I’m not sure what to think about it.
Clorox has long been known for producing chlorine bleach and other non earth friendly products (though Clorox proclaims that bleach is Earth Friendly). Recently, we have heard noises about the company vowing to become more green. I was a bit amused… how would this corporation sugar coat their products to make them appear more earth friendly.
Frankly, I was a bit surprised with the answer.
Clorox has launched a line of natural cleaners called greenworks. So far there are five products in the line up, including: natural bathroom cleaner, natural glass & surface cleaner, natural all purpuse cleaner, natural toilet bowl cleaner and natural dilutable cleaner. (Notice that nothing is capilized… so many companies feel that they must set apart their natural products by not using capilization… perhaps they think green = uneducated? Personally, I think green = educated.)
Here is the definition of “natural” from the company website… www.greenworkscleaners.com
“Currently, there is no industry standard definition for natural cleaners. To create Green Works™ natural cleaners we set ourselves a very stringent standard. The ingredients must come from renewable resources, be biodegradable and free of petrochemicals. Green Works™ cleaners are at least 99% natural. In certain cases we had to use synthetic ingredients, like the preservative and green colorant. But we’re working hard to develop natural alternatives so the entire line can be 100% natural.”
Why couldn’t Clorox skip the preservatives and the green colorant? Especially the green colorant! It’s not necessary… so why not leave it out and bridge that gap between 99 and 100% natural? Just a thought from a green mom. (FYI, green doesn’t imply COLOR.)
I happened upon green works by accident in the regular cleaning aisle at my local Fred Meyer (Kroger) grocer. I was meandering around in search of the kitty litter we are in love with (Natural Harmony, pelletized plant fiber litter) when I saw them. It was like a little light bulb went on in my head as I made the connection with the recent articles I had read about Clorox going green. Fred’s had them on sale 2 for $5.00 which I felt was a great price for a natural product. Obviously, I felt compelled to road test the products. I brought home the natural glass & surface and natural bathroom cleaners. I couldn’t bring myself to purchase the ones that were colored green.
Guess what? They work remarkably well. My bathroom mirrors are shiny and streak free. My kitchen counters are just as clean as they are with any other product and the bathroom cleaner worked nicely on my large, soak tub. 🙂
The ingredients follow:
natural bathroom cleaner-
Coconut-based cleaning agent (nonionic surfactant), glycolic acid, essential lemon oil and filtered water. Contains no phosphorus. Contains no bleach.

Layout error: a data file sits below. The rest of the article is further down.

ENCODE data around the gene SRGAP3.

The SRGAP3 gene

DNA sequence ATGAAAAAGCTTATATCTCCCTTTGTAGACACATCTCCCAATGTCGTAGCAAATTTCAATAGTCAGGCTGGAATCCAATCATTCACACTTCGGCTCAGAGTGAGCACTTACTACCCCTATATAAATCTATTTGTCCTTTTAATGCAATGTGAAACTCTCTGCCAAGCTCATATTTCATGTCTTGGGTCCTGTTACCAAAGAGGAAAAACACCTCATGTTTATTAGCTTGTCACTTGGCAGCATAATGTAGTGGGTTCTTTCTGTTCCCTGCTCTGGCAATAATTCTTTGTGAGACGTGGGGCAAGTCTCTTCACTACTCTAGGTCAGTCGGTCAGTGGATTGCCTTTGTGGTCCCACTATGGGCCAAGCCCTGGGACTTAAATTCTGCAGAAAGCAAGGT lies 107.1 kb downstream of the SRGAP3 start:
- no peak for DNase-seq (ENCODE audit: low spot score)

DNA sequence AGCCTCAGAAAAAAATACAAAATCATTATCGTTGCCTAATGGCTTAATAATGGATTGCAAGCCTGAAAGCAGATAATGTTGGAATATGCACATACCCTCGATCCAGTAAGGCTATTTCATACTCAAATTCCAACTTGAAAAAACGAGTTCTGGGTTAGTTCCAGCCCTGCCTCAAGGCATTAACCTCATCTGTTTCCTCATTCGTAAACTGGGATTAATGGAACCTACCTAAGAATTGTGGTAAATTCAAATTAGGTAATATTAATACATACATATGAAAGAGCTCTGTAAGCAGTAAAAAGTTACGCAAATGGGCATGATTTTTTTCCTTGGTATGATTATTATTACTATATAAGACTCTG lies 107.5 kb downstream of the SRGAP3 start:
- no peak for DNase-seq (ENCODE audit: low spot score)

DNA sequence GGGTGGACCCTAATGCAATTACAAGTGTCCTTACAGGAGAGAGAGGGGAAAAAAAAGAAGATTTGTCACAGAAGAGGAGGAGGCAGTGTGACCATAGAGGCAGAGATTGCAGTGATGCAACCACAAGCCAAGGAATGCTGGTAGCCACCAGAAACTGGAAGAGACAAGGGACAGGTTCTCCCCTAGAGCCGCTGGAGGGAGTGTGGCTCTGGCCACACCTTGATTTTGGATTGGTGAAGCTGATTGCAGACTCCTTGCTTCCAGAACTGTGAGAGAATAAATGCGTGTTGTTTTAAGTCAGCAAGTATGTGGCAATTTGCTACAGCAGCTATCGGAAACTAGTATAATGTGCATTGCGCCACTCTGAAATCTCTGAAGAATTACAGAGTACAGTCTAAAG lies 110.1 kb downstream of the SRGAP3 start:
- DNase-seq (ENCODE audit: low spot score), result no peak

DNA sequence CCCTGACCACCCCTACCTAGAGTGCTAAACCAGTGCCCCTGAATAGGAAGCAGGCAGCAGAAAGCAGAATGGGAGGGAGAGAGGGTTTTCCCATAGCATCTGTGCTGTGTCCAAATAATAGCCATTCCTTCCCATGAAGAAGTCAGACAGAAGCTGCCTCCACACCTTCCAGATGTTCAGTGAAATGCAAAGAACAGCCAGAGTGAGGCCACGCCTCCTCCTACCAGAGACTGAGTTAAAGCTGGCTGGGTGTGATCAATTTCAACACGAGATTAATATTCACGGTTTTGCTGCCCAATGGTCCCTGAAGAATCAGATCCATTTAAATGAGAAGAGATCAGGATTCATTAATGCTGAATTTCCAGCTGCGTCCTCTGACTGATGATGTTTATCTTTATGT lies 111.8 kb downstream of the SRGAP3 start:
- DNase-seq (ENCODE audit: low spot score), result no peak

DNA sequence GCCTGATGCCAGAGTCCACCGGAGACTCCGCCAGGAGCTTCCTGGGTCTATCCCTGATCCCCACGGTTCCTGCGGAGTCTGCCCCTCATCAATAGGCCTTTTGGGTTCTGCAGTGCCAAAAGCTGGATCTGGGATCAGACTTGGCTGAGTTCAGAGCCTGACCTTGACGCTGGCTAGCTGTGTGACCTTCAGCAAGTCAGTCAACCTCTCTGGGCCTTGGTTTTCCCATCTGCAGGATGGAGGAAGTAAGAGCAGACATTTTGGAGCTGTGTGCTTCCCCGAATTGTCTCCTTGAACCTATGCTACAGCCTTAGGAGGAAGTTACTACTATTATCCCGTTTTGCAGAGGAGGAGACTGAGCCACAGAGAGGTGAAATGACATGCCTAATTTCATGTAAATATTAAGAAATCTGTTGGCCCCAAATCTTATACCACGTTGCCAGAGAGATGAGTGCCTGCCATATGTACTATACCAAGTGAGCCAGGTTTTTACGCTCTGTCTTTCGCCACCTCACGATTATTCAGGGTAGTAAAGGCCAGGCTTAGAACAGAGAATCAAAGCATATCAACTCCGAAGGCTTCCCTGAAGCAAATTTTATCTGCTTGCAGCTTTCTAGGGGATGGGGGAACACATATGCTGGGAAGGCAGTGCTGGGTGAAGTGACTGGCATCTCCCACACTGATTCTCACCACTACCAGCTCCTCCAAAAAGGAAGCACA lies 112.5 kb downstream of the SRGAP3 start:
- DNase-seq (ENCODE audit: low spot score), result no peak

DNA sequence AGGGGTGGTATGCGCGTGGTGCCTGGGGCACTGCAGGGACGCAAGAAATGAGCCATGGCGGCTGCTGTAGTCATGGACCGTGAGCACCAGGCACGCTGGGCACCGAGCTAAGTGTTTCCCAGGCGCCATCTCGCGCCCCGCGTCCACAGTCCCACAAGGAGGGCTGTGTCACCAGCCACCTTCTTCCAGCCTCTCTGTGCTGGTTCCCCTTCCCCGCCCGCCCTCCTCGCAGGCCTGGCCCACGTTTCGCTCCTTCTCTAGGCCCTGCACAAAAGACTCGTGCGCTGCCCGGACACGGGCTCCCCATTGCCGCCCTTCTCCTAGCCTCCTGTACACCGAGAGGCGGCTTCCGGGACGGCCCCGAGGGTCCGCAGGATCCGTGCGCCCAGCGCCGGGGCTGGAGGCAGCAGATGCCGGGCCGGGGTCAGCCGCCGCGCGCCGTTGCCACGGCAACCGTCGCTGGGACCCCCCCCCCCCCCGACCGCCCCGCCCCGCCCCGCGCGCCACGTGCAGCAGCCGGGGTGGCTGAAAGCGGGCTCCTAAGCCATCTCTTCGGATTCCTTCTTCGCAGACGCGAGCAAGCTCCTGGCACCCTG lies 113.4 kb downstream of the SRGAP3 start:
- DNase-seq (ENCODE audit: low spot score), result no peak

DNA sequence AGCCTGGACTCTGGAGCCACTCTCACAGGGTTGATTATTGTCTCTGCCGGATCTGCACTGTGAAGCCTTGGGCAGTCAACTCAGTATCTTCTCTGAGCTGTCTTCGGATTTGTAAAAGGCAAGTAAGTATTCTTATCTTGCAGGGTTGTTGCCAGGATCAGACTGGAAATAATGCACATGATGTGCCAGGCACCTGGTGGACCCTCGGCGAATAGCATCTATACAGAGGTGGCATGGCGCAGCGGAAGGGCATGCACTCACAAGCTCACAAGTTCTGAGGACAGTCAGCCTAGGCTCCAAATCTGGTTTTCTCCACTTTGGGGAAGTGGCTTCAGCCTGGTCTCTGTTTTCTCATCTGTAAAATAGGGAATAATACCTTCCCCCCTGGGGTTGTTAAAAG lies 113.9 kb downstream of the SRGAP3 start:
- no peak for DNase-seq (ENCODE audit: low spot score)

natural glass & surface cleaner-
Coconut-based cleaning agent (nonionic surfactant), corn-based ethanol, filtered water and fragrance with essential lemon oil. Contails no phosphorus. Contains no bleach.
Why I think these products just might be okay.
They are made from plant and mineral based ingredients. *from their labeling
They are made from biodegradable ingredients. *from their labeling
They are not tested on animals. *from their labeling
They work really well. *labeling says as good as traditional cleaners… I agree.
Why I have some concerns.
The company itself is not green. They continue to produce products that are harmful to our environment and use processes such as animal testing which is NOT GREEN. Simply introducing a “green” line doesn’t make the company better… it is simply a tool to reach out to a market Clorox wants to make money on.
This corporate giant makes claims on its website that bleach is “perceived as harmful for the environment”. The site then goes on to state that the product degrades “rapidly and completely”, however if you read on you will see that there is still about 5% that isn’t broken down into salt and water. These leftover unnamed by-products “are effectively treated by municipal wastewater treatment plants or septic systems.” Huh… so maybe it isn’t so great after all. And how about chlorine bleach causing more calls to the poison control center than any other household product. Kudos Clorox, your product is poisioning America’s children. Contrary to Clorox ads that state, “Essential for a healthier home”… we know this product isn’t necessary and may prove detrimental to our healthy homes. Also, kindly keep in mind… Clorox as a corporation has a history of animal testing. So, perhaps they are cleaning up their act… or maybe only their new line isn’t animal tested. We must really ponder if we are willing to purchase products from a company that is only pretending to be green in order to grow its bank account.
To sum things up. This product is a better alternative than traditional household cleaners. It is less damaging to the environment and is relatively cost effective, so it might reach out to those who haven’t previously used natural products. I will not continue to use this product after my two road test bottles are used up. My feelings are strong that being green goes far beyond one product, we have to address the whole picture and I don’t feel that Clorox as a company does this. These are the same reasons I will not purchase Burts Bees prouducts any longer. Now that Clorox owns that company it just doesn’t fit into my view of being green and being socially conscious.
Yes, this appears to be a decent product that works well. Yes, the Clorox name will probably help it reach consumers. Wake up America. This company isn’t green by any stretch of the word.